Josie Barbaro (psychologist): There isn’t necessarily a standardised way to assess a child for autism but typically what parents might expect is that they will go and see a paediatrician, a psychologist or a speech pathologist and their child will be directly observed by one of these healthcare professionals and the parents themselves will also be asked various questions.
Katherine Pye (speech pathologist): Often parents have observed a whole lot of things that the paediatrician might not be able to see in the clinic so it always involves a long conversation with parents about what they have observed. Ideally the paediatrician would also spend some time at least playing with the child and getting a sense for themselves about what the child’s interaction skills and interests are like. Some assessments also include seeing the child in different environments. So they might usually have the child come in to a clinic or do a home visit to do some assessment there but they might also go, say if the child is in childcare, they might go in and watch what the child is doing in their natural environment but outside of a clinic kind of setting.
Josie Barbaro: There are goal standard diagnostic instruments that people can use to diagnose autism. One of them, a very known instrument, is called the ‘Autism Diagnostic Observation Schedule’ or the ADOS, and this is a semi-structured play-based assessment. So, the clinician is engaging with the child with toys and is prompting the child for various behaviours, so looking at how the child communicates with the clinician. Is the child approaching the clinician to try and communicate with them? Is the child interested in what’s going on? How does the child play? All of those types of behaviours.
Katherine Pye: The clinician will be interested in the earlier stages of development as well.
Onscreen text: There is no single test for autism spectrum disorder (ASD). Diagnosis involves a range of tests. Read more in our article on autism diagnosis for children.
Katherine Pye: So we’d be asking parents to think back to when the child was first learning to talk, even younger when they were looking and smiling as a baby, so trying to get an idea of that the child was like as a baby or a younger child as well as looking very much at what the child is like now.
Josie Barbaro: We use lots of different toys and activities. The one that children love is using the bubbles for example. So, we will use a little blower and do some bubble type games and looking at the child, and what we’re looking for is we’re looking for the child’s eye contact. Is the child flicking his or her attention between the bubbles and the clinician, and we call this ‘joint attention’ when you are sharing your attention between what is going on in the environment and another person, and we do that very often. If a child is not doing that then that is one of the behaviours that we notice in autism. They may also engage in other games like pretend play, so a pretend birthday party or a pretend bath to see is the child pretending to engage in actions like feeding a baby? Is the child trying to draw the clinician’s attention to his or her behaviours as well because we know that typically developing children will draw other people into their world and if they are not doing that then they are at high risk of receiving a diagnosis of autism.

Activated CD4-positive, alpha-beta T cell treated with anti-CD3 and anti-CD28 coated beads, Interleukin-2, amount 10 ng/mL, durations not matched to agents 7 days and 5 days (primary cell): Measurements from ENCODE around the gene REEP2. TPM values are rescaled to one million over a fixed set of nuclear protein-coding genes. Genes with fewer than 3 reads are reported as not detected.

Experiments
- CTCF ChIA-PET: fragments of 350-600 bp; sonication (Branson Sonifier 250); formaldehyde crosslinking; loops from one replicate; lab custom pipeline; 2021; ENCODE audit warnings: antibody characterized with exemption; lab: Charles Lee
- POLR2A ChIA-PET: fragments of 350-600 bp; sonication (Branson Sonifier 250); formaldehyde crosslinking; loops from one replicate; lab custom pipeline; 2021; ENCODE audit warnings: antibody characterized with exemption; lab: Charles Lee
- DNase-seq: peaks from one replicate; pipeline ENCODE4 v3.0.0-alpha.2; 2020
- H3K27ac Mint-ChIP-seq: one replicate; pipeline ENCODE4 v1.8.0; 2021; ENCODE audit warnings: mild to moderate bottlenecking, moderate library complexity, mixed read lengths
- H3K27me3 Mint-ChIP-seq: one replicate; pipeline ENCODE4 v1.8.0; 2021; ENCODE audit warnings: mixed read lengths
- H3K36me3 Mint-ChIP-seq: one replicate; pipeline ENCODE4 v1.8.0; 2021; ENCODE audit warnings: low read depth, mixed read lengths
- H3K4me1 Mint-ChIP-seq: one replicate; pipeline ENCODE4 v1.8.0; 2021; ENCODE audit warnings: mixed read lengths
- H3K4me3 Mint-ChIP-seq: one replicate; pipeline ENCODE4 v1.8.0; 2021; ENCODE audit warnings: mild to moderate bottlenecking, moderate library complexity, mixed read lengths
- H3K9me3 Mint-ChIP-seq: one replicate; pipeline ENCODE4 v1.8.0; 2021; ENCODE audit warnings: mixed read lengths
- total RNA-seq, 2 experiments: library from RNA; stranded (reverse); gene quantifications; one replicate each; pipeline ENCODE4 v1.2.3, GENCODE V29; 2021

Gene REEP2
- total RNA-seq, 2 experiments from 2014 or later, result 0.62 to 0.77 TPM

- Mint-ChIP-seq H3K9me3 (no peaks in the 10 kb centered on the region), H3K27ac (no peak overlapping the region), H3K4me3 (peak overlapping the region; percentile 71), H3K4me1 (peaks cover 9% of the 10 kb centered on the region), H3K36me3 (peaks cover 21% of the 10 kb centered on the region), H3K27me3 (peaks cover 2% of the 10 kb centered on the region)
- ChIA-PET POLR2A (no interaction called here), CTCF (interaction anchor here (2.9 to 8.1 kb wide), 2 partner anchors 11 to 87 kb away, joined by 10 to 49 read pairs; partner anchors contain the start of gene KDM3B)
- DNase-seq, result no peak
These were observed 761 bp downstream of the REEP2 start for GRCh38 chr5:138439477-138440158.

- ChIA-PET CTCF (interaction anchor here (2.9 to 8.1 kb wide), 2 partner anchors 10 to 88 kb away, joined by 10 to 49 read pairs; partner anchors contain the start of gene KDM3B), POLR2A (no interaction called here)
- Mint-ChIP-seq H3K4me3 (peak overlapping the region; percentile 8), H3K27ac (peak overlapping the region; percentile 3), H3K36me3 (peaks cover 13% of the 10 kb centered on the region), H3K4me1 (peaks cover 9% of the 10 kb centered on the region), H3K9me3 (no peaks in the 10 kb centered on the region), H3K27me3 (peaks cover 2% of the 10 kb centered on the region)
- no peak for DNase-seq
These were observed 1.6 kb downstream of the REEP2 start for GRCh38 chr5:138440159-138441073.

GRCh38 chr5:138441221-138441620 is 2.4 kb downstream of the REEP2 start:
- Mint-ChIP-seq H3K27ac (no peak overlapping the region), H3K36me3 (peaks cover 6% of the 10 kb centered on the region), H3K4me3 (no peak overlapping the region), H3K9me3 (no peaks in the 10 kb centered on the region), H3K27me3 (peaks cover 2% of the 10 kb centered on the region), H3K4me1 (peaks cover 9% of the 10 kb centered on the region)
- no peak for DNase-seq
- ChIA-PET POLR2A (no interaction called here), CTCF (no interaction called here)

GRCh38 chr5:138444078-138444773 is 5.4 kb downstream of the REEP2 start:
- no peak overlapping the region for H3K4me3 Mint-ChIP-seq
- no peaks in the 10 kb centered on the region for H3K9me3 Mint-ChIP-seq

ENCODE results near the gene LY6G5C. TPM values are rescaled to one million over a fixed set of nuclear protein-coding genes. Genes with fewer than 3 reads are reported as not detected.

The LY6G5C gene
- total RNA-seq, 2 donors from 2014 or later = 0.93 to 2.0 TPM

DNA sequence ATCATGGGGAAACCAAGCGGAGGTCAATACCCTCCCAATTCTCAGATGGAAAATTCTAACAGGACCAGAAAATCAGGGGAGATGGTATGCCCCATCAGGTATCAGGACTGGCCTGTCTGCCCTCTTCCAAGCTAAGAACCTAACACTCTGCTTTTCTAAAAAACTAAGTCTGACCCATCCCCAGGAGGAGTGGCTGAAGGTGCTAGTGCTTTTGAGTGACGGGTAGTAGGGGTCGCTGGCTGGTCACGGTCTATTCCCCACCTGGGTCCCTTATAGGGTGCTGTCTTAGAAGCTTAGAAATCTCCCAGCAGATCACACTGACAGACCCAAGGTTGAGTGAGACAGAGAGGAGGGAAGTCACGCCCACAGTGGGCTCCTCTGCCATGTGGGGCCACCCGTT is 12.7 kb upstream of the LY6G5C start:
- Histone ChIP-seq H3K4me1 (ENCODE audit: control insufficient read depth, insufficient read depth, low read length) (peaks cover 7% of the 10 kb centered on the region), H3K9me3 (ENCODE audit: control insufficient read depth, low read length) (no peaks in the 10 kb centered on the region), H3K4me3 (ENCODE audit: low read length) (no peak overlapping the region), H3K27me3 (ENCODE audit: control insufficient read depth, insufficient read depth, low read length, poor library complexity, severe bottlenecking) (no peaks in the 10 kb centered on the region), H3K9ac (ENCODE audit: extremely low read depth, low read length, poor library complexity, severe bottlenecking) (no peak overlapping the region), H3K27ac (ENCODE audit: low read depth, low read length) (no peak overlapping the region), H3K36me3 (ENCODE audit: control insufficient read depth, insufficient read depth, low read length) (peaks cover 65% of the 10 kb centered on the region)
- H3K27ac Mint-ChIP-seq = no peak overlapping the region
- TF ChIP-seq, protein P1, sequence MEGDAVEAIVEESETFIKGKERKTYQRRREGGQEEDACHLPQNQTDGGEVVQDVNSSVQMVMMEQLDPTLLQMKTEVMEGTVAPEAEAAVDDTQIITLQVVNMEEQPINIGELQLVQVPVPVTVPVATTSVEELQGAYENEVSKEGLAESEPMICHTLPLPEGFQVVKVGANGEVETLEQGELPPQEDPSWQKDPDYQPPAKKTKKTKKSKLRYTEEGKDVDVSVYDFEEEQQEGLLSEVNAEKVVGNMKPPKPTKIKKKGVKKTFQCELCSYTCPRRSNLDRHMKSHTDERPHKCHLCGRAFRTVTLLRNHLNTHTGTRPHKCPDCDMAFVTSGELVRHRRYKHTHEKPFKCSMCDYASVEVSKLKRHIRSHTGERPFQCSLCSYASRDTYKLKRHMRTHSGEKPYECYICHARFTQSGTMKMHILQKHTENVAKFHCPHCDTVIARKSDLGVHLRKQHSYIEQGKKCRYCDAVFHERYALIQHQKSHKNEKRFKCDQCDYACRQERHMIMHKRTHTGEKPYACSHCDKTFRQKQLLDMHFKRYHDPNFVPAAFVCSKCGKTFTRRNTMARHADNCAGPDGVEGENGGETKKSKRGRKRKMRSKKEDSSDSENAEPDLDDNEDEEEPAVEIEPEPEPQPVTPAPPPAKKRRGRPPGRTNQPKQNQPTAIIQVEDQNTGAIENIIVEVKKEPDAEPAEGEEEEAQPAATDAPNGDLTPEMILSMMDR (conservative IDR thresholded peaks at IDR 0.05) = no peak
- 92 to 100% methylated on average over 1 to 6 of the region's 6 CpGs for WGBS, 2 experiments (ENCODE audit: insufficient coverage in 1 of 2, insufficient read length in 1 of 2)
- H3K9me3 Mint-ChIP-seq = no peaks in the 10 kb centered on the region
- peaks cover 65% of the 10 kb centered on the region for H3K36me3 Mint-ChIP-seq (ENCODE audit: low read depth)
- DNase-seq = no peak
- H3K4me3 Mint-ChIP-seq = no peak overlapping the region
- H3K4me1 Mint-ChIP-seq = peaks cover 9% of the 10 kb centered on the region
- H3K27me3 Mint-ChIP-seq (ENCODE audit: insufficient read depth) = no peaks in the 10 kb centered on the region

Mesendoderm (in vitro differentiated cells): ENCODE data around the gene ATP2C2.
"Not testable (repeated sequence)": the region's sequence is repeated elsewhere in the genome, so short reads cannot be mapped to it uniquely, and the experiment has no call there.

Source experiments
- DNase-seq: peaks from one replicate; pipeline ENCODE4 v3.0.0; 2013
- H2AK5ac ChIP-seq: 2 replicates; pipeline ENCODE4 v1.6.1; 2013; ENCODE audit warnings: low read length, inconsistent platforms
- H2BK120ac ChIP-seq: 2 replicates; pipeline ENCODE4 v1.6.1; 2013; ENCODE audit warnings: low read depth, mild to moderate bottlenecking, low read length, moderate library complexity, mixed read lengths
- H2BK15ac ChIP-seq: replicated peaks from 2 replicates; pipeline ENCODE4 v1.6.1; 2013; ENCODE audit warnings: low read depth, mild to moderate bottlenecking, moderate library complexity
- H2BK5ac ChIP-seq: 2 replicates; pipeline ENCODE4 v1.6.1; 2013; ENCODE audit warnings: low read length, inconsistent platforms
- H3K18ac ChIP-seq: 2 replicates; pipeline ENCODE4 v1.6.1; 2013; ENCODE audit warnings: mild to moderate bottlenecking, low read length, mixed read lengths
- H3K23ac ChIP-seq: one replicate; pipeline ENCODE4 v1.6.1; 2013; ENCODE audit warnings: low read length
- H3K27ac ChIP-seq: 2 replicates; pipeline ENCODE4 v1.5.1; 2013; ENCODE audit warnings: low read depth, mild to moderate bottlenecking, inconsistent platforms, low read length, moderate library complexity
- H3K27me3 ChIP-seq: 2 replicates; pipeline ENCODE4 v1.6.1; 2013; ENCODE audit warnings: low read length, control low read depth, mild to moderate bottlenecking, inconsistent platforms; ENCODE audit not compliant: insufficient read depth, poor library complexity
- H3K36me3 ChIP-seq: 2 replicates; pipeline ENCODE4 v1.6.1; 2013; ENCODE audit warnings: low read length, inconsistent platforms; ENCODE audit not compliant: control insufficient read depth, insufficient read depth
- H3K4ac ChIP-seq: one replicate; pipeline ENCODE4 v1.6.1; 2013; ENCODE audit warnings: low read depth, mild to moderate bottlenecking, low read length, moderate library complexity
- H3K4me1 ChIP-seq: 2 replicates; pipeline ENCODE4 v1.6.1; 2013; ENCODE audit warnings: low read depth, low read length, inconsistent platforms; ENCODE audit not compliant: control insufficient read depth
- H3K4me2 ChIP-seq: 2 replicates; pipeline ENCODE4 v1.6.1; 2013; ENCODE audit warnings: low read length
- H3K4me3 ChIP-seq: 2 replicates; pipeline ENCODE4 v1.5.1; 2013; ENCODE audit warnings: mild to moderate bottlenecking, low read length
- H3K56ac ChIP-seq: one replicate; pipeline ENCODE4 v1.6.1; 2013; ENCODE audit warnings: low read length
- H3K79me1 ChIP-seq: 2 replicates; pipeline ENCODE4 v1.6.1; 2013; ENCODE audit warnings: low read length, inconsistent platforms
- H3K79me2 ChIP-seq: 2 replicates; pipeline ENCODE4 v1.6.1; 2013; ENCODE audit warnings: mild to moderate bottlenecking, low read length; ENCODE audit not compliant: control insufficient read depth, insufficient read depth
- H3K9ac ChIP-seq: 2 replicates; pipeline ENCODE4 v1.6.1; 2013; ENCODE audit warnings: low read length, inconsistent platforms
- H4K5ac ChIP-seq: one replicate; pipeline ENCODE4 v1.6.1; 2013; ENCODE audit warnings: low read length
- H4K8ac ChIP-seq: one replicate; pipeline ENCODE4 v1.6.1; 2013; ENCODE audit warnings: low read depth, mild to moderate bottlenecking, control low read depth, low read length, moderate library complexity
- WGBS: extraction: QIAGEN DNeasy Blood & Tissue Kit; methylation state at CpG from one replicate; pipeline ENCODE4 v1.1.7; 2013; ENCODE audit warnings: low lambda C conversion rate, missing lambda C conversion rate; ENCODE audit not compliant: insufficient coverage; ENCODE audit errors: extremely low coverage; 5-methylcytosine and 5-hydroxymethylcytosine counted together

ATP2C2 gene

Katherine Pye: Some of the other assessments that would be carried out by speech therapists might involve formal language assessment, and there are also actually a whole range of other assessments that look at what’s called ‘pragmatics’ or sort of social skills. So it’s not only about how much language a child has but it’s how they are using it.
Josie Barbaro: We look at why a child communicates and how. So, a child with autism can and does communicate to ask for things, to request things but may not communicate to share their interest in what they find interesting, so we do differentiate between how a child communicates to ask for something and if a child communicates to share their interest with you. We look at skills like fine motor skills, which means how children are manipulating objects with their hands. We look at whether or not children can complete puzzles or match pictures for example, and we look at their understanding of language and also their use of language. And so when we do this we see whether or not a child has a delay in their language or speech development or a delay in their overall development.
Katherine Pye: If a child has some difficulties with their social skills that could be because they have an overall developmental delay and their social skills could actually be in line with their other learning, which would suggest that autism isn’t the reason for their difficulties but what we want to know is if they have some difficulties with their social skills is that more impaired than their other skills, and so we need to really compare overall learning and the social side of skills which is why we need to assess both of those things during an autism assessment. We are always very conscious that in any assessment of a child all we’re getting is a snapshot of what that child is doing on that particular day in that particular setting so it’s very important to really talk to parents about what else happens outside of the sessions.
Josie Barbaro: I think it’s important that parents feel as if they are being heard because parents know their child better than anyone else and so we may see a child only for a few hours but a parent obviously deals with their child, or interacts with their child, every day so it’s really important that we hear about what they have to say and what their concerns are and how they perceive their child’s behaviour as well as combining our professional observations of the child so we can try and merge those two pieces of information together to make a correct diagnosis for that child.